The Joy o' Kanji Essays

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flute
JOK: 1624
Woodwind instruments have played a prominent role in Europe (e.g., the Pied Piper), but what about Asia? Find out about bamboo flutes in Shinto music, Noh theater, gagaku (old court music), hunting, and old-time candy peddling. Read about a bamboo instrument that resembles a phoenix and may express a ray of heavenly light! Also learn about a whistle that you'll hear only in Japan.
pluck
JOK: 1625
Do you know what it means to be pinched by a fox?! And do you know the Japanese for "bar snack" (which is also the term for "knob, handle")? How would you talk about picking strawberries? Learning about 摘 will give you access to this vocabulary. With 摘, you can also zero in on the fundamental aspects of something - or on people's errors! With 摘, 'picking' often turns into 'nitpicking'!
drip
JOK: 1626
With 滴 you can talk about dewdrops and eyedrops, fogged and rain-spattered windows, rain dripping off roofs, sweaty foreheads, IV drips, waterproof items, dripping-wet towels, meadows overflowing with freshness, drops of ink, and teardrop-shaped jewelry. Learn to say, "I felt a drop of rain." Also discover how three drops of water mysteriously fall from a shrine roof every day.
transfer
JOK: 1627
Have you longed to see certain politicians get the ax? This kanji enables that to happen! The Japanese mainly associate 迭 with political shakeups (so you'll learn to say, "Minister Tanaka's 'resignation' was actually a dismissal"), but the essay also includes sentences about nonpolitical firings. You'll find 迭 in Amazon Japan synopses of episodes of several TV shows (e.g., House of Cards).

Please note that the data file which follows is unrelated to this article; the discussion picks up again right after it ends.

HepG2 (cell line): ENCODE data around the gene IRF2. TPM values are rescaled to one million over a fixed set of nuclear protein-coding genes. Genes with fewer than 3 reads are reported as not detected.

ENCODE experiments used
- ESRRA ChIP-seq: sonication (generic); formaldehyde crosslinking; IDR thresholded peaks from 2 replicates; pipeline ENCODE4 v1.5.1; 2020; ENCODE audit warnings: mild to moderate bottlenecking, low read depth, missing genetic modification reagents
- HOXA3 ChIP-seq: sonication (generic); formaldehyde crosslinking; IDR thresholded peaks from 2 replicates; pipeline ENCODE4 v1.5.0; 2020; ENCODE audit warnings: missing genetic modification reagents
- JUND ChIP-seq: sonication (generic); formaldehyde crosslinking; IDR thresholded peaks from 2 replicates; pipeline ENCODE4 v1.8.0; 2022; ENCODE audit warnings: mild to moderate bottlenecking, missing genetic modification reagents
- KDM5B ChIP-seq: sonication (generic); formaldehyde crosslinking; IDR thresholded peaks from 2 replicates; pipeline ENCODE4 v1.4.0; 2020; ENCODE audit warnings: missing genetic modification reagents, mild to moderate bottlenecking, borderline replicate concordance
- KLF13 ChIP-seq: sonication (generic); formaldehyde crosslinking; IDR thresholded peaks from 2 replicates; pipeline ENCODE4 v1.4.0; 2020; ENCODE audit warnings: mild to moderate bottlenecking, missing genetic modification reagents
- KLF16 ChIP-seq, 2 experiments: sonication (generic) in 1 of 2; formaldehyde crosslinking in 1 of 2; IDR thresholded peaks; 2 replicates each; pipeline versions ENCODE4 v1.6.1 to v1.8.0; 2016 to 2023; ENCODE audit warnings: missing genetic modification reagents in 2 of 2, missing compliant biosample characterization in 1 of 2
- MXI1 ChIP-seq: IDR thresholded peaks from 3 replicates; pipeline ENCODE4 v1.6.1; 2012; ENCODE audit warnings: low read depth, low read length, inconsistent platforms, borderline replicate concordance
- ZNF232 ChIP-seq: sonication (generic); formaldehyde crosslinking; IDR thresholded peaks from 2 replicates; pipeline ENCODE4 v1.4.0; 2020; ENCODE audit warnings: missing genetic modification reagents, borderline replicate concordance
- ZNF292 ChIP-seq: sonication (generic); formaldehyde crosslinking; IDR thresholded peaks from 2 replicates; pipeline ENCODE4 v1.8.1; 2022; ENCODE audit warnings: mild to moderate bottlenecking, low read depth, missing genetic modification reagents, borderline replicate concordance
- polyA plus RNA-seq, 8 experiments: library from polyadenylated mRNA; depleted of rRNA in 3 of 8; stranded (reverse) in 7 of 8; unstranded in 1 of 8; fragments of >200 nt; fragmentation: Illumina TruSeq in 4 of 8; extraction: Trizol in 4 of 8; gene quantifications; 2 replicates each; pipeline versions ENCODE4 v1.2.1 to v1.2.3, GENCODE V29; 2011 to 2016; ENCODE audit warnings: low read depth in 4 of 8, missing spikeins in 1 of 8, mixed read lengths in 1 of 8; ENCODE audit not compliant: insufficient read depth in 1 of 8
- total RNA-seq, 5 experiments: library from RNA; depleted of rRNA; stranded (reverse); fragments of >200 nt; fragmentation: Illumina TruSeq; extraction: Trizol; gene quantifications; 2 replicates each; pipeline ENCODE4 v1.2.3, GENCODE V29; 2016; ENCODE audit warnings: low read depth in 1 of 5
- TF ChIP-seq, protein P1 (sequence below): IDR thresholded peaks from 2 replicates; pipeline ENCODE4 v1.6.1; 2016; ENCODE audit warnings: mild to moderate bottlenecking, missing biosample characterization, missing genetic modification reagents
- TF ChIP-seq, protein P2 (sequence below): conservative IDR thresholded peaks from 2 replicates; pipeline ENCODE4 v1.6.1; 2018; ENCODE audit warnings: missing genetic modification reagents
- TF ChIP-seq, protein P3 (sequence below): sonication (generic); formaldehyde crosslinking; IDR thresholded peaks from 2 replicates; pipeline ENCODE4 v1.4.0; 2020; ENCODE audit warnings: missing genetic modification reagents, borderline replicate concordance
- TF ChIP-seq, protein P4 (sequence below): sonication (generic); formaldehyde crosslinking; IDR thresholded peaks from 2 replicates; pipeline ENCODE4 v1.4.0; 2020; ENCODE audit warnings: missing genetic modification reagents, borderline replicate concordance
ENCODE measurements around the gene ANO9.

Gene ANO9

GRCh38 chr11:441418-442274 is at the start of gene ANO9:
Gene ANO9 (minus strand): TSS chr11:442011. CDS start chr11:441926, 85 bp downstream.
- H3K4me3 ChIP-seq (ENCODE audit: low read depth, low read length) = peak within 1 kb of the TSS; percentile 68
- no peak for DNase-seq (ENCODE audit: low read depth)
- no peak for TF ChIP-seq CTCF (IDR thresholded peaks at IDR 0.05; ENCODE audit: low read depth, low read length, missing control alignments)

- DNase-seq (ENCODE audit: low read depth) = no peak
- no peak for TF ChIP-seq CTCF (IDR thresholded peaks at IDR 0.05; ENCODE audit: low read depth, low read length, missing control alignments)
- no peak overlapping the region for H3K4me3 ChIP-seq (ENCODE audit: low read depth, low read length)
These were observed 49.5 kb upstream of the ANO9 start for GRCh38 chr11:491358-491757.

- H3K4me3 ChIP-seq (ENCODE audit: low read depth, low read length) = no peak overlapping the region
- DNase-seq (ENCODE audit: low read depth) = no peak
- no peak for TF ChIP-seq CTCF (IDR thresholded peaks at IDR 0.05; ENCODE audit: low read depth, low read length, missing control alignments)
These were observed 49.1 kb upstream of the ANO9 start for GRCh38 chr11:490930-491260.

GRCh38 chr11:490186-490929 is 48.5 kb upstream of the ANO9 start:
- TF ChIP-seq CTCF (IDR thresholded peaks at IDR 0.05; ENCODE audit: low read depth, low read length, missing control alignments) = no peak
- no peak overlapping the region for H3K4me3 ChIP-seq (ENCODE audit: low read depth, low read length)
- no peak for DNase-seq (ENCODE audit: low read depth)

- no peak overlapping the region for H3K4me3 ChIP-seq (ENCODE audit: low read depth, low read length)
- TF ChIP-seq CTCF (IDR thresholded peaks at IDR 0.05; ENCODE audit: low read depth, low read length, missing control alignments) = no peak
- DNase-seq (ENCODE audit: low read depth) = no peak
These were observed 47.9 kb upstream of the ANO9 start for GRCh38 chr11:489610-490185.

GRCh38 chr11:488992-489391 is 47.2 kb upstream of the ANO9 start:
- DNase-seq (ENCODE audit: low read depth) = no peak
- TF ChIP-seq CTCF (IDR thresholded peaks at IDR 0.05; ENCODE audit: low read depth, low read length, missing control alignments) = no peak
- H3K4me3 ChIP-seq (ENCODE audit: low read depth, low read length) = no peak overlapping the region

Big Dipper
JOK: 1633
The dipper kanji helps you hold your liquor! That is, its core meaning is "dipper," a device to scoop saké. (It means "dipper" in the constellation sense, too!) Using 斗, we can also measure large quantities of that saké. By studying 斗, we find out about noshi. And that's not all! The 斗 shape is a ryakuji (a simplified form of more complex kanji), as well as a radical.
cross
JOK: 1636
If you want to talk about crossing bridges, emigrating, people ranging in age from 18 to 25, possessing an heirloom for generations, a room that looks out onto the ocean, handing someone paper, extraditing criminals, advancing wages, or bouncing a check, you'll need the indispensable 渡! Find out about all these structures, as well as a deadly form of transit that some Japanese once used!
angry
JOK: 1639
Through 怒 one can learn about the transformative power of anger - namely, what it does to the body. (Nothing attractive.) Find out, too, about ways of flying into a rage and of shouting (with the help of a bird!). If rage turns you on, there's also information about making people angry. Finally, explore the differences between おこる and いかる, the two yomi of the verb 怒る. Both mean "to get angry," but beyond that, they diverge in unexpected ways.
bean
JOK: 1640
From edamame to natto to tofu, Japan abounds in bean dishes. Learn about the most popular beans in Japan (unexpectedly named 小豆 and 大豆!), one of which is even popular with foxes! Find out which piece of furniture 豆 used to represent, as well as alternate meanings of 豆. Also discover its role as a radical in kanji such as 豊 (790: plentiful). Finally, learn a Japanese insult that involves tofu!
arrive
JOK: 1641
This kanji takes things to extremes. In sentences with 到, people attain goals, writers complete long novels, and hikers reach mountaintops. You'll hear that marriage proposals and fan letters arrived in a flood. You'll find out about people whose research is beyond reproach. You'll also learn 3 adverbs meaning "at last" and will get a grip (at last!) on how they differ.
fall over
JOK: 1643
This kanji is full of instability. If you fall to the floor, fall ill, fall to a better team, or have your government's cabinet fall, this is the kanji to use. You can also use it if you fell a boxing opponent, wrestle an attacker to the ground, or simply collapse a car seat. When you turn anything on its head, from a Spanish exclamation point (¡) to a change in the word order of a sentence, this kanji can again help you discuss that state of affairs.
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